I said in Committee that officials were examining what transitional arrangements will apply to those with ILR when earned citizenship becomes law, and I have written to the noble Lord, Lord Avebury, about that. I hope that he and other noble Lords who are interested in this have seen a copy of the letter and have had a chance to read what I have said about the transitional arrangements that we propose. I will, however, summarise the position. Migrants with a pending application for ILR that is submitted but not decided before the Immigration Rules are changed following commencement of the earned citizenship provisions will have their applications considered under the existing rules. This is also the case for those who have a pending human rights or humanitarian protection claim or who have applied for asylum.
Any migrant who already has ILR in the UK will be deemed to have permanent residence status for the purposes of the earned citizenship clauses. They will not need to make an application to be recognised as a permanent resident or pay any sort of fee, and they will continue to have full access to benefits and services, subject to the general eligibility criteria. Migrants with ILR, or those whose pending application for ILR is subsequently successful when the earned citizenship clauses in the Bill are commenced, will be able to apply to be naturalised under existing Section 6 of and Schedule 1 to the British Nationality Act 1981, provided that they apply within a set period after the clauses have been commenced. We have not yet confirmed this period, but it is likely to be for between 18 and 24 months after the clauses have commenced. Such a period is fair, given that the aim behind our proposals is to encourage more people who are here legally to become British citizens, as the noble Baroness, Lady Hanham, said.
We do not propose that the transitional arrangements should permit those who do not have ILR when the earned citizenship clauses in the Bill are commenced to be able to apply to be naturalised under existing Section 6 of and Schedule 1 to the British Nationality Act 1981 after the changes have taken effect. This means that when the provisions of the Bill come into force, all migrants with limited leave will have to progress through the earned citizenship architecture to obtain British citizenship or permanent residence.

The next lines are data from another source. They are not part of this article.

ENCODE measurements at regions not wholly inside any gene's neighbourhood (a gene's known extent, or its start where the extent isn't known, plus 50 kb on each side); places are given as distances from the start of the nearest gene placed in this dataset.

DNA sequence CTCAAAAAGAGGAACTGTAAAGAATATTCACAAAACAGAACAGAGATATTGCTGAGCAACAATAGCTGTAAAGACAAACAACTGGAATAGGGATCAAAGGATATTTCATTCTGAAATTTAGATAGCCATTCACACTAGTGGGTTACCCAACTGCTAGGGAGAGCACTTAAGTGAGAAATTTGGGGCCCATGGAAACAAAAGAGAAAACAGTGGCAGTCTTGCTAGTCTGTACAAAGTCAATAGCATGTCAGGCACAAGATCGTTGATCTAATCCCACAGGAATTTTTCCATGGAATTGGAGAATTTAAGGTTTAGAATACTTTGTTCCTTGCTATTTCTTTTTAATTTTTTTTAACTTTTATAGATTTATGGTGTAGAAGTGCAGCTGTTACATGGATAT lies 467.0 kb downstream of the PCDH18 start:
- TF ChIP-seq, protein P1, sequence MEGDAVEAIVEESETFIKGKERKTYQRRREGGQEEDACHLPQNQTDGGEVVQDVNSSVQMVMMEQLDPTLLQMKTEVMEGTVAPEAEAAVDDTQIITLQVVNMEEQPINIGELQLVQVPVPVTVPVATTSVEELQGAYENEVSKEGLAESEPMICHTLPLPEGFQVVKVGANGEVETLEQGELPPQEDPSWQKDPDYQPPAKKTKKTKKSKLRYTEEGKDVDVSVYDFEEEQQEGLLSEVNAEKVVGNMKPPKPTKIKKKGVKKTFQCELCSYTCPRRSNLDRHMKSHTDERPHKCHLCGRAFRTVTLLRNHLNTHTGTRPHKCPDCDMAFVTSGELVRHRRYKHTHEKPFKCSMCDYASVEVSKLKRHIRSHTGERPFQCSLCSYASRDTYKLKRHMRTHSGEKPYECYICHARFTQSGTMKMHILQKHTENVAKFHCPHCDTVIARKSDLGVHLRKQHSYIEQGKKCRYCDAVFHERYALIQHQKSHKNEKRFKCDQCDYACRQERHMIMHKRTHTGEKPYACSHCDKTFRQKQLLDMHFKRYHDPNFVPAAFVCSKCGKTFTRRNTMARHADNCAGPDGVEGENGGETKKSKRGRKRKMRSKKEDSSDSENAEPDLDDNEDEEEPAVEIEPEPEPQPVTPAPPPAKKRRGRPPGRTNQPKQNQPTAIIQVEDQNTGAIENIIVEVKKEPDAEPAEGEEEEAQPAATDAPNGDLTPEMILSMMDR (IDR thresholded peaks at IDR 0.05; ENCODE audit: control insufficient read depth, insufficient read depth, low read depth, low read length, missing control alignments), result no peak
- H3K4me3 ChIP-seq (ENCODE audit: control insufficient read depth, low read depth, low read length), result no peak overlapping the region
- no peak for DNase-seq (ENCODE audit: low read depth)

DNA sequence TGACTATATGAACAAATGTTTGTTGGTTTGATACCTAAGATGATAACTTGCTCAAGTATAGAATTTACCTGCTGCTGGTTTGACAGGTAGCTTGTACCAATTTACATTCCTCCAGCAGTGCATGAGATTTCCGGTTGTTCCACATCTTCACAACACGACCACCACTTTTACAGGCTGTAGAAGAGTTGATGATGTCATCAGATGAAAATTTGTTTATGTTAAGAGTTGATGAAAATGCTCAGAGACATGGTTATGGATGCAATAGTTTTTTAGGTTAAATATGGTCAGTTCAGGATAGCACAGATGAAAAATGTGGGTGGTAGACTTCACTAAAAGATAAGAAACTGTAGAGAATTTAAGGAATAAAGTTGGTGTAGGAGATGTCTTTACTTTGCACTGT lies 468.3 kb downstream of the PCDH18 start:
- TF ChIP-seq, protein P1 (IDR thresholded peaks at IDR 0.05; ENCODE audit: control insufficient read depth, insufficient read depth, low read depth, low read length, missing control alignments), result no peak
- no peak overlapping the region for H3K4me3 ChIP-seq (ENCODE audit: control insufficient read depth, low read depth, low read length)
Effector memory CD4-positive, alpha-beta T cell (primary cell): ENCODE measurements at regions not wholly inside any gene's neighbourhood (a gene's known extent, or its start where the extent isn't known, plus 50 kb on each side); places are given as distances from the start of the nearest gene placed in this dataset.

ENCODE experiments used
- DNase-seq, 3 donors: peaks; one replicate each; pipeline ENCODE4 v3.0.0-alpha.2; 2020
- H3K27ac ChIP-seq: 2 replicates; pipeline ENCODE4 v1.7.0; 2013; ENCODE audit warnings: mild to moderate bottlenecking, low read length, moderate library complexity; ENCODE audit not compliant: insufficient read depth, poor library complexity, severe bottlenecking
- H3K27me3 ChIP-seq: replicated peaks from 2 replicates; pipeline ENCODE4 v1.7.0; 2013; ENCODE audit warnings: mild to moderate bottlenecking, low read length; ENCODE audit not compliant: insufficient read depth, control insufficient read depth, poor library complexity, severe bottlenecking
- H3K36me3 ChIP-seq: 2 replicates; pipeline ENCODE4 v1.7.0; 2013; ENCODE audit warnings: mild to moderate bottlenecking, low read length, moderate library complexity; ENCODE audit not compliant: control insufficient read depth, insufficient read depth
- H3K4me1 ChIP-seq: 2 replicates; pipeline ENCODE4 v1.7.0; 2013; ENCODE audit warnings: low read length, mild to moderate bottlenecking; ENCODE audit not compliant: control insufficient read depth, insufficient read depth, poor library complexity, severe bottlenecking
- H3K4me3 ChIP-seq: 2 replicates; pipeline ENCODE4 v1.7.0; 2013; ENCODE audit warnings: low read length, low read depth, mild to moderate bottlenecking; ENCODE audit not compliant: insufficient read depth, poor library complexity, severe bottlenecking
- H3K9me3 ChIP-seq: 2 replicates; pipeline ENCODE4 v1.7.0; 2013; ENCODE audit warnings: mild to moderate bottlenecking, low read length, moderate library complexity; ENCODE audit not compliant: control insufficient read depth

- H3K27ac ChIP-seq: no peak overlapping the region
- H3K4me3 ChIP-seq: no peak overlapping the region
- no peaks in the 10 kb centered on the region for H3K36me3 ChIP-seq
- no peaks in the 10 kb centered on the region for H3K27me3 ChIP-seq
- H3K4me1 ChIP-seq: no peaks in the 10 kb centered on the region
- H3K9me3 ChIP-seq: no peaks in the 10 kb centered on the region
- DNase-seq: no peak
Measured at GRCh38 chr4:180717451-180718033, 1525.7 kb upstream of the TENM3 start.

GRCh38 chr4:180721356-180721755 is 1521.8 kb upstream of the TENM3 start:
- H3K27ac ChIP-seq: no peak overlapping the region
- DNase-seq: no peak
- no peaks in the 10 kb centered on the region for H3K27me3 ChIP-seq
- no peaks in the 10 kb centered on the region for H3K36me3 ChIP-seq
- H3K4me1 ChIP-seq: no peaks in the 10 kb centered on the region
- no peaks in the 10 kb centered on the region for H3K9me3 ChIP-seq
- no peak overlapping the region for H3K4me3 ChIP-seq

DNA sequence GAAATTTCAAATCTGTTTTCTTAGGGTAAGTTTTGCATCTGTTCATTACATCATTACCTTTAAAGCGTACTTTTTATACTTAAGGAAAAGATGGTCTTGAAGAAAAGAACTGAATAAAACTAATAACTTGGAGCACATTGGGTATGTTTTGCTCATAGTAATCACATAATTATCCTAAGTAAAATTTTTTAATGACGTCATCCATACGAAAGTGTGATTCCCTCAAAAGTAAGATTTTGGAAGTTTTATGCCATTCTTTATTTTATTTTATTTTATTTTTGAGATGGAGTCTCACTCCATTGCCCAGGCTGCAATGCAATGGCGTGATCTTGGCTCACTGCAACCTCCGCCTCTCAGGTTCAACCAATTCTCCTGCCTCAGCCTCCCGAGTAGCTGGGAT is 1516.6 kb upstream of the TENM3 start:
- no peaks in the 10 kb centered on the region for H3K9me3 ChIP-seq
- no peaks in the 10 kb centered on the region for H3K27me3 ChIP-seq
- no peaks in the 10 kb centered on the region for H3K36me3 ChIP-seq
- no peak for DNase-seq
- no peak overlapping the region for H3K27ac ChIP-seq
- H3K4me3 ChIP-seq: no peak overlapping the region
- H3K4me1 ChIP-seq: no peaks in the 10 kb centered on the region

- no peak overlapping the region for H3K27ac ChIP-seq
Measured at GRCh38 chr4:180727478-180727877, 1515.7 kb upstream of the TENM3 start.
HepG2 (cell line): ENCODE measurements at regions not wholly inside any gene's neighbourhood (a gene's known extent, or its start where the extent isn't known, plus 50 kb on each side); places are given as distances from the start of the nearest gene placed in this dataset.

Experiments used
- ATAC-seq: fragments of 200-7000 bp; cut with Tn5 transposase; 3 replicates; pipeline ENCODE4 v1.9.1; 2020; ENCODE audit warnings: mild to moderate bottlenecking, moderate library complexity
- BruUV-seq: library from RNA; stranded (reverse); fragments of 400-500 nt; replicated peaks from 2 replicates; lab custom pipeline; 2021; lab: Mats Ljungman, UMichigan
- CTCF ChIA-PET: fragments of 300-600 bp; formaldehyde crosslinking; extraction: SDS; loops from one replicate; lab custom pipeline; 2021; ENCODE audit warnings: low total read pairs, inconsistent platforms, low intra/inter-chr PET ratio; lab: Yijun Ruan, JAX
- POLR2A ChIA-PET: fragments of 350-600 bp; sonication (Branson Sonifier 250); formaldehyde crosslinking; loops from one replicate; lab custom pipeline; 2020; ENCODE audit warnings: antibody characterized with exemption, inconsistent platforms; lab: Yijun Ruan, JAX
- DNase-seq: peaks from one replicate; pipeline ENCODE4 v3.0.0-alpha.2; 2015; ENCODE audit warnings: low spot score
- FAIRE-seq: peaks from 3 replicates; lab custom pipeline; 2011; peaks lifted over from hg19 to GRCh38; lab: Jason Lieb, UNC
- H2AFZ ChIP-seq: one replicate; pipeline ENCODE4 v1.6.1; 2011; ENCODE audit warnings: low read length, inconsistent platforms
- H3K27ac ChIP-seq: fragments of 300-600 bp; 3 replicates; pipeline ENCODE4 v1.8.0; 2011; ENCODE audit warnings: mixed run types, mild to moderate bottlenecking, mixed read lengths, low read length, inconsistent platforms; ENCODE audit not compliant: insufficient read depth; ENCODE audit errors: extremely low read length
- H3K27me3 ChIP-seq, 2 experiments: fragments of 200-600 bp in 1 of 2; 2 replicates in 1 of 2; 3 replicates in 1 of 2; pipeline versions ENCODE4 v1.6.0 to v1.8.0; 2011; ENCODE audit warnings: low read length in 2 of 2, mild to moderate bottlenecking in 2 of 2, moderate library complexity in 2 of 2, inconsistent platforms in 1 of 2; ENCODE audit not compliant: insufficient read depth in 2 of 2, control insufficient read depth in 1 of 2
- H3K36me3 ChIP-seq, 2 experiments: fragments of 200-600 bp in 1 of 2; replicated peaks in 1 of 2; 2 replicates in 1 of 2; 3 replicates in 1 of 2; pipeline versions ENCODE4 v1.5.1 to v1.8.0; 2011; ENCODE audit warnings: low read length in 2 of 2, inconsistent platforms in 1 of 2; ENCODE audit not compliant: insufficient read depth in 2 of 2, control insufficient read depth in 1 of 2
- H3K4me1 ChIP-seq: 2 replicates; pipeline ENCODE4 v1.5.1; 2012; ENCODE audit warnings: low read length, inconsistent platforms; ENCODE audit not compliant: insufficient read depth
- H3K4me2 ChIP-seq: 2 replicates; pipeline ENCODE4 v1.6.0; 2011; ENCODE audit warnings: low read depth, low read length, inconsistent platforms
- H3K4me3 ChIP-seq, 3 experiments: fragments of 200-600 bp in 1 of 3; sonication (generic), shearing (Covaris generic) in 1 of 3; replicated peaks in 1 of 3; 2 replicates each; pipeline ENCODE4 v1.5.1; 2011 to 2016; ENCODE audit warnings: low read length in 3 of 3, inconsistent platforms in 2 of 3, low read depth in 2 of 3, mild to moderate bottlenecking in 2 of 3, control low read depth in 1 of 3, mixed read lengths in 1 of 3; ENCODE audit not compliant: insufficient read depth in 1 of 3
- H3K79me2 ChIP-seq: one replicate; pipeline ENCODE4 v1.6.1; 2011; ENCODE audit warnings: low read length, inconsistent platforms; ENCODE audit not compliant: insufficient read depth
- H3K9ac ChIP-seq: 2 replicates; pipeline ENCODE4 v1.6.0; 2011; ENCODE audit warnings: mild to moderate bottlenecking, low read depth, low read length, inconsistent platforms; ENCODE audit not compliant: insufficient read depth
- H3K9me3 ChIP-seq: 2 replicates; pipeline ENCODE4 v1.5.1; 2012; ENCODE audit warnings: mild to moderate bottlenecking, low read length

The Government will undertake information campaigns between now and the implementation of the earned citizenship proposals to ensure that migrants are aware of the changes and their impact on them. These campaigns will make it clear that the earned citizenship clauses will not be commenced until the beginning of 2010 at the earliest.
The noble Lord, Lord Lester, referred to the JCHR’s ninth report of Session 2008-09, Legislative Scrutiny: Borders, Citizenship and Immigration Bill, which was published very recently. Indeed, the ink is almost still wet, and there has been time to give the report only a cursory glance. The Government will respond to the JCHR’s four major recommendations in due course. The noble Lord asked about retrospection. The Government are trying to encourage new and fundamental approaches to citizenship, and we continue to examine what transitional arrangements will apply. I can confirm, as I already have done, who will be allowed access without reference to the new clauses and who will not. We will therefore have to consider matters, but let me be clear; the consistent position is that a migrant’s only legitimate expectation is to be assessed under the rules in force at the time of their application. The question then is: when does that time clock start? In the light of the JCHR’s report and the comments of the noble Lord, Lord Lester, the sensible thing for us to do is to respond in writing, setting out more clearly the Government’s position. In the mean time, I hope that the amendment will be withdrawn.
My Lords, on a matter of procedure, I realise that we are at a late stage in the Bill, as we are on Report, and that the JCHR’s report had to be published at great speed. Having read the report, the Government may be able to respond at Third Reading if amendments can be tabled then. I know the rules about Third Reading and how careful one must be not to expand it, but frankly it is the only opportunity that the House will have to deal with some of the issues in the report before the Bill becomes law. I say that now simply in the hope that if we cannot deal with the report in next week’s debates on Report, we may have to come back to some of these issues at Third Reading.